Significant incision has occurred immediately downstream of Porlock. However, shortly before the stream enters the marsh a perched channel has formed above the fields, where sediment has accumulated. The lower reaches flow over highly erodible material which is likely to change dramatically after a major flood event. This means that the course of the lower stretches of the stream are likely to change at some point in the future, even if nothing is done.

In 2014, a Vision for Porlock Marsh was developed with the two main landowners – Porlock Manor Estate and the National Trust, together with Porlock Parish Council, Exmoor National Park Authority and Natural England. The Vision sets out a long-term plan for the Marsh and its management, and was developed in consultation with key landowners, farmers, the local community and other stakeholders.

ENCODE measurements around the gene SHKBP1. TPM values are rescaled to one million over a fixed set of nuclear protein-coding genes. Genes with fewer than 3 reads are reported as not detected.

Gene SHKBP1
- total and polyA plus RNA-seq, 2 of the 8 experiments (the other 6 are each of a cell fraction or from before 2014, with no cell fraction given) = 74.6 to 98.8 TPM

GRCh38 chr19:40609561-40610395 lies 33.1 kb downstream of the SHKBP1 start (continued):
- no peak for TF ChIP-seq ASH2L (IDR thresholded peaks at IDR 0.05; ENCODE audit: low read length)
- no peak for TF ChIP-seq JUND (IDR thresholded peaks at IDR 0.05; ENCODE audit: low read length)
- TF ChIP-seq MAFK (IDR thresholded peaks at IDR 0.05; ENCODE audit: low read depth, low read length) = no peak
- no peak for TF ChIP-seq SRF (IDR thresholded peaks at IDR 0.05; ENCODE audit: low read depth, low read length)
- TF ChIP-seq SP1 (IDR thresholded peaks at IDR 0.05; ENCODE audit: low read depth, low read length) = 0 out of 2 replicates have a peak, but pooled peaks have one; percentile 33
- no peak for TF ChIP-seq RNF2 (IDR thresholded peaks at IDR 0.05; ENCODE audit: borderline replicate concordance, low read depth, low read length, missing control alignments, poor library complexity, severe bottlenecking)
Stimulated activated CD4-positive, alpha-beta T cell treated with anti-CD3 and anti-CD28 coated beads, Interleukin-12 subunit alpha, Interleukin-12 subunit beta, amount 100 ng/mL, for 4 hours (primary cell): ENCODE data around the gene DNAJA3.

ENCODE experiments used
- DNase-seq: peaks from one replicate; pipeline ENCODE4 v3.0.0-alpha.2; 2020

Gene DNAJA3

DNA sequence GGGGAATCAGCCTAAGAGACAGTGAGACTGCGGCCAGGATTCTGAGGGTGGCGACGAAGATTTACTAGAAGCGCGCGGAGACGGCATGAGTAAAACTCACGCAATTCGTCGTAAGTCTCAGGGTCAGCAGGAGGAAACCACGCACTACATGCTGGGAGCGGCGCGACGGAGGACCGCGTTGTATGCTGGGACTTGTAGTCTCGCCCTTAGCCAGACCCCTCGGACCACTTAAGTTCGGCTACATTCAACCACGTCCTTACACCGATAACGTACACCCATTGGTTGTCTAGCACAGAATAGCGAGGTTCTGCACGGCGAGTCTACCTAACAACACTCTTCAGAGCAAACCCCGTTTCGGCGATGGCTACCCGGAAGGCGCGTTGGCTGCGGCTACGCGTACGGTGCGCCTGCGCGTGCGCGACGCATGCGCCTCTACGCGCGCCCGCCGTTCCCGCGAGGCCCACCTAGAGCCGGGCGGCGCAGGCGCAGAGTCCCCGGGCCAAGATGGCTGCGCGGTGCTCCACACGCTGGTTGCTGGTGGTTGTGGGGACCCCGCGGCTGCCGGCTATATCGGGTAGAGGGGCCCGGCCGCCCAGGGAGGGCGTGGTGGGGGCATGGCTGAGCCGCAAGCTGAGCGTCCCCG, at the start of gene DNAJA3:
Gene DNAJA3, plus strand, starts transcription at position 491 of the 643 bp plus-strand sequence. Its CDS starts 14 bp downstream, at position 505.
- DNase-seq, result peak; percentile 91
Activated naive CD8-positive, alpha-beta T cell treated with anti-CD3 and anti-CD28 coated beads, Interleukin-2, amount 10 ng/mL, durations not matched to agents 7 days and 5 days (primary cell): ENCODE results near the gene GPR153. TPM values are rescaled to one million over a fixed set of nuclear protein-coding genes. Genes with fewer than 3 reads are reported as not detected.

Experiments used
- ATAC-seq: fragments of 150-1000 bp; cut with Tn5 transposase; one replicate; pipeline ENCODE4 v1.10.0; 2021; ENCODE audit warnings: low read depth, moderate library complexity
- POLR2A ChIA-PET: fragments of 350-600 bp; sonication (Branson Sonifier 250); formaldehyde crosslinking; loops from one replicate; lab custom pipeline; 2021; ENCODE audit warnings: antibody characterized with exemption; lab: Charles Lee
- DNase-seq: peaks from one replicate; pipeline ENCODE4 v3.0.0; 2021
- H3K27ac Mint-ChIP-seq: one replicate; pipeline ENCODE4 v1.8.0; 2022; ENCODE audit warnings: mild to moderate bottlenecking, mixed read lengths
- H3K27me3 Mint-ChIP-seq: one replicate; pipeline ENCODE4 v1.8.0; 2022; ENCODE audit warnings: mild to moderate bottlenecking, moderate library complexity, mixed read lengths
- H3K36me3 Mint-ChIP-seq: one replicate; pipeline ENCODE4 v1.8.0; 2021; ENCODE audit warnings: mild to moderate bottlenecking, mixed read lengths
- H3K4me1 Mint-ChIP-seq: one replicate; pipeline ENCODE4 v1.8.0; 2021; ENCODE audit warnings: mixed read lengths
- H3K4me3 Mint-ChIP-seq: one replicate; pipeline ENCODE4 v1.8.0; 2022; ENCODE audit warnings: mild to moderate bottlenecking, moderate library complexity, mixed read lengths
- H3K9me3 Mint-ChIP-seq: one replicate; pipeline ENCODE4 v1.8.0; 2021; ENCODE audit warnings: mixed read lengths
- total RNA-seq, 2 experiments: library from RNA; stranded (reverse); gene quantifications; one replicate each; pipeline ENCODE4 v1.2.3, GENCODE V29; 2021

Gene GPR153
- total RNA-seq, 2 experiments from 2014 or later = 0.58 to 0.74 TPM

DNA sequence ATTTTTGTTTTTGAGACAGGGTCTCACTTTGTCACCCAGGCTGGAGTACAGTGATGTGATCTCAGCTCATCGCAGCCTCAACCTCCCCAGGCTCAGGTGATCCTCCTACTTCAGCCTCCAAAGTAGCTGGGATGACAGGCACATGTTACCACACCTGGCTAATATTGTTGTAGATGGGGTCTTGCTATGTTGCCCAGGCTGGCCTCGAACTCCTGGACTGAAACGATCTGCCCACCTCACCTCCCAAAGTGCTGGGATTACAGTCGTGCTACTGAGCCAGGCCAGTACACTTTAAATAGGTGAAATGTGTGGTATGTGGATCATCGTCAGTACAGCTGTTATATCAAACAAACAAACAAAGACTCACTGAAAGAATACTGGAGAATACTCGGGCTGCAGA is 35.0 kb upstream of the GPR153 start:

The Vision is based on the principle of ‘letting nature take its course’, and one of its aims is to explore opportunities to enhance the natural environment in and around the Marsh. This includes a proposal to restore the Hawkcombe Stream to a more natural course and forming a freshwater river delta. Consultation on the Vision indicated that there was significant support for this.


In January 2017, we were commissioned to explore the options for restoring a more natural form of the Lower Hawkcombe Stream, where it meets the salt marsh. The focus of the study is located on the National Trust land adjoining the marsh. The restoration of a more natural course of the stream could create new wildlife habitat and may lead to opportunities to improve visitor access. It considers how the course of the stream might change and what effects this could have further upstream.

In order to address the aims of this study we have undertaken the following tasks:

  • A desk based review of all the relevant existing assessments and investigations which have previously been carried out on the Hawkcombe Stream by various organisations.
  • A detailed site walkover and appraisal of the Hawkcombe Stream by a geomorphologist and ecologist from Hawkcombe village down to the salt marsh.